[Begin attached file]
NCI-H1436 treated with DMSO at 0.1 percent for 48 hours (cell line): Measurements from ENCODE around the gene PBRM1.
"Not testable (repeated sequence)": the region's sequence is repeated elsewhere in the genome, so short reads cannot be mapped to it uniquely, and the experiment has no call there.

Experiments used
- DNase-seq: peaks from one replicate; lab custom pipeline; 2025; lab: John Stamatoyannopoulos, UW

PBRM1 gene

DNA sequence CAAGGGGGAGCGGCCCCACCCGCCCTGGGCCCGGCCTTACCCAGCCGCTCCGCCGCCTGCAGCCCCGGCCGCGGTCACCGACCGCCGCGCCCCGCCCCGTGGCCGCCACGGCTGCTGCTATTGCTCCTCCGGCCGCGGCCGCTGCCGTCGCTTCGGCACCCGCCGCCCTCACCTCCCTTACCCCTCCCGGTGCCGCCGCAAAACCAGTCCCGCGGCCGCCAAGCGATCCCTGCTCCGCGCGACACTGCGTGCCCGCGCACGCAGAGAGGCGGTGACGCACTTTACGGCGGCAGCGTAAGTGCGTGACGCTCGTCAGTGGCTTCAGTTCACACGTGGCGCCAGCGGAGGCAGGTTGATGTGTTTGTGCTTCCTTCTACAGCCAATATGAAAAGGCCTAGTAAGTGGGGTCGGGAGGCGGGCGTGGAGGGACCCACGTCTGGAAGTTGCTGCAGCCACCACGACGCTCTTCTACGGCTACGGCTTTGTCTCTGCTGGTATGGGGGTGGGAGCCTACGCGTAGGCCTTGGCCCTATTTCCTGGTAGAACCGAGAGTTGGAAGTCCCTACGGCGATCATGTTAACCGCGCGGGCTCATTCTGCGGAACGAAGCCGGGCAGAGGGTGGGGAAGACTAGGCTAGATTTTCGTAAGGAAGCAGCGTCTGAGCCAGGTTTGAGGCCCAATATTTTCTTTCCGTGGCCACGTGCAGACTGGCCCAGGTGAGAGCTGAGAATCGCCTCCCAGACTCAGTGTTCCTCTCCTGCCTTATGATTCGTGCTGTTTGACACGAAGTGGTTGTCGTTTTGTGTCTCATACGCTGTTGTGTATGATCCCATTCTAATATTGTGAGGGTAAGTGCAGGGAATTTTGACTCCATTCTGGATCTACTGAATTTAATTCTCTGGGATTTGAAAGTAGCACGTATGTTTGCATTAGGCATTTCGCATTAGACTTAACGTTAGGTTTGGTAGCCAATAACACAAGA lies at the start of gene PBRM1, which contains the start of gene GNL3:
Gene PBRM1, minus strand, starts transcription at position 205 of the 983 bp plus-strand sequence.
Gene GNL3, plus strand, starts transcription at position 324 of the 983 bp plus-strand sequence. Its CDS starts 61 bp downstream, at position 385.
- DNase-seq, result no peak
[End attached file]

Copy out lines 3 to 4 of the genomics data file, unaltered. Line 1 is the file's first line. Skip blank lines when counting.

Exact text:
Experiments used
- DNase-seq: peaks from one replicate; lab custom pipeline; 2025; lab: John Stamatoyannopoulos, UW